What happens after the quest?

As part of my Online Tour for Stephen Aryan’s newly released: The Coward, some inspiration fluttered to my brain on a discussion post that I thought would be interesting to explore. The story of The Coward is based upon what happens after the hero completes their quest; looking at what they do with themselves, is there any repercussions after the quest and do they live happily ever after when they are rich and famous? I thought it would be fun to explore the ideas that could follow a hero’s journey and look at some of our heroes and what their retirement could look like.

There are several paths that a hero could follow at the end of their adventures, branching paths one could follow to live out their final days doing. The first one that comes to mind, is the typical fantasy trope ending for a hero, where they either live out their days as a farmer or open up a pub, telling their stories to the patrons to earn themselves a cheeky tip. My mind instantly wanders to Kvothe (Name of the Wind) or Druss (Legend), pretending they could actually have normal lives after becoming the world’s biggest heroes. This ending is common within both book, film and TV; the hero desperately trying to separate themselves from their past by doing something completely mundane and boring. However, the old calling always comes around and the hero can never truly help themselves, except to jump right back into the fray.

The next idea is a little of the opposite and in my opinion sometimes the easy ending for the hero. I find killing the hero in their final moments of bravery, sometimes a little bit of a cheap ending for them. This is another way to retire a hero that has been over done in the world of fantasy, when the author doesn’t quite know how to end their story (ending a story to me is the hardest part) so instead they give them a dramatic death. Their name may forever be encapsulated in both myth and legend, to be sung about by bards across the world but ultimately their story has ended.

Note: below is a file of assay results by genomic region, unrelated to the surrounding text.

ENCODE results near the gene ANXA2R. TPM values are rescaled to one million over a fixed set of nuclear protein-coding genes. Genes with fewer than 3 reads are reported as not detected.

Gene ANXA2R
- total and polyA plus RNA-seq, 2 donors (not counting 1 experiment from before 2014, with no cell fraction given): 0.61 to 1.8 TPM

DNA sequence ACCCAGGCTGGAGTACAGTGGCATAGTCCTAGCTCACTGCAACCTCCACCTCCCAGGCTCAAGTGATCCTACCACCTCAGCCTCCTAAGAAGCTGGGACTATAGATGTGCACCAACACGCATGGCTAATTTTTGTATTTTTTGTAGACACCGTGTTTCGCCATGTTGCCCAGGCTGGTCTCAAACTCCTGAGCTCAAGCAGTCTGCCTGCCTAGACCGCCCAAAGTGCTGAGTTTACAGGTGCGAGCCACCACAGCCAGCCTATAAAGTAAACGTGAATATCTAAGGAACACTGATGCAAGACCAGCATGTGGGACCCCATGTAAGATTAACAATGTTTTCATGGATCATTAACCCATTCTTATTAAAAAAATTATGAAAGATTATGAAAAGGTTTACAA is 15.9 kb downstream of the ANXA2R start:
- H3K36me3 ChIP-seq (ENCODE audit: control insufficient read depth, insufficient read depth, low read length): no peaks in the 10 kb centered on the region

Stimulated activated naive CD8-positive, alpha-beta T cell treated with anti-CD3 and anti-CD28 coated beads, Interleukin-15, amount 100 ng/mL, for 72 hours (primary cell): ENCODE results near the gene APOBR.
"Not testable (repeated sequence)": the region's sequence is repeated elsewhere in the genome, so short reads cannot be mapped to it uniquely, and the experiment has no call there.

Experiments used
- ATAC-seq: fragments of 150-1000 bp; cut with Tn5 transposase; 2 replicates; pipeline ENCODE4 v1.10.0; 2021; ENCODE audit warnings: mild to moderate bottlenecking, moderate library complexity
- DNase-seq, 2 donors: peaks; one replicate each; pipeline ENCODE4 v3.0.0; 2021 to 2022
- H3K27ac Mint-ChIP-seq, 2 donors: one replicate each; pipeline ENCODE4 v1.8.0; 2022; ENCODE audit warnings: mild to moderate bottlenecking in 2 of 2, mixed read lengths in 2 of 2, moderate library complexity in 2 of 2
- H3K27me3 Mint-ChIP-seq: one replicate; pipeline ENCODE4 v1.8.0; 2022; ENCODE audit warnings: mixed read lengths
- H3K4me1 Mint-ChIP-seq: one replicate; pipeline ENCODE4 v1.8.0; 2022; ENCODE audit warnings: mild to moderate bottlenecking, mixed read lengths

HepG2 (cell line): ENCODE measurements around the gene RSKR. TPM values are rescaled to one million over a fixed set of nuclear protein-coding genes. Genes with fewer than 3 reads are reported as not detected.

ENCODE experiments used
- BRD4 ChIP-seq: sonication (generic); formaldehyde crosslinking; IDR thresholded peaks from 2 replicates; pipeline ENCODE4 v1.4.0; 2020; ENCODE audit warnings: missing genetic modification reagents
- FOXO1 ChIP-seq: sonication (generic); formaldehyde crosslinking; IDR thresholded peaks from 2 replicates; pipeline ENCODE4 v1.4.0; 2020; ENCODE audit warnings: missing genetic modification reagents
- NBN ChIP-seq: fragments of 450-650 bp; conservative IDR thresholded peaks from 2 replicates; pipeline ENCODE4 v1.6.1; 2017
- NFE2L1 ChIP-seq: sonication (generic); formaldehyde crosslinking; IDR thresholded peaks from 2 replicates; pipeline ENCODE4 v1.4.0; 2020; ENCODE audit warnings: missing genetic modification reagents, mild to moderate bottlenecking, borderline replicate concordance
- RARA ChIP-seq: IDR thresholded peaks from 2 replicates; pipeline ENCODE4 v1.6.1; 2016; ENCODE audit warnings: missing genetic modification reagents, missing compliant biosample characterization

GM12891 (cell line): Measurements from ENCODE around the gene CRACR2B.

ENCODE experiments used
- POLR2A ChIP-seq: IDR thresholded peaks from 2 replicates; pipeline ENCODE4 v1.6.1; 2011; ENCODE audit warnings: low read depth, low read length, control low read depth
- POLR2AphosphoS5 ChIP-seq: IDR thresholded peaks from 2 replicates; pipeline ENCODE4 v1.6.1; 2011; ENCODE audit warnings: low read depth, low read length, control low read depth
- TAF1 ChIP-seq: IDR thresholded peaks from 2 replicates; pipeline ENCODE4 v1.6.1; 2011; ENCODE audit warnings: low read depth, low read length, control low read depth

Now to explore the other ideas I had for what could happen to our faithful and mighty heroes after their quests have ended. My first idea follows from the idea of Kell within The Coward, his heroic quest had not quite instilled the riches he thought he would receive but instead leaving him an anxious mess, struggling to deal with his own PTSD. Realistic after a hero has fought a pack of nasty goblins or slayed a dragon in a 1-1 match, then understandably they may be suffering from some mental damage, with fear gripping them to their last day. I could easily imagine a valiant hero reduced to spending his days an agoraphobic, trapping himself inside, away from the worlds other nasties. As much as Harry Dresden is an utter bad ass, after his endless set of books end and he is done fighting the universe’s most terrible demons, monsters and magical beasts, I would not be surprised if he locked himself away on his island, never to step foot outside ever again.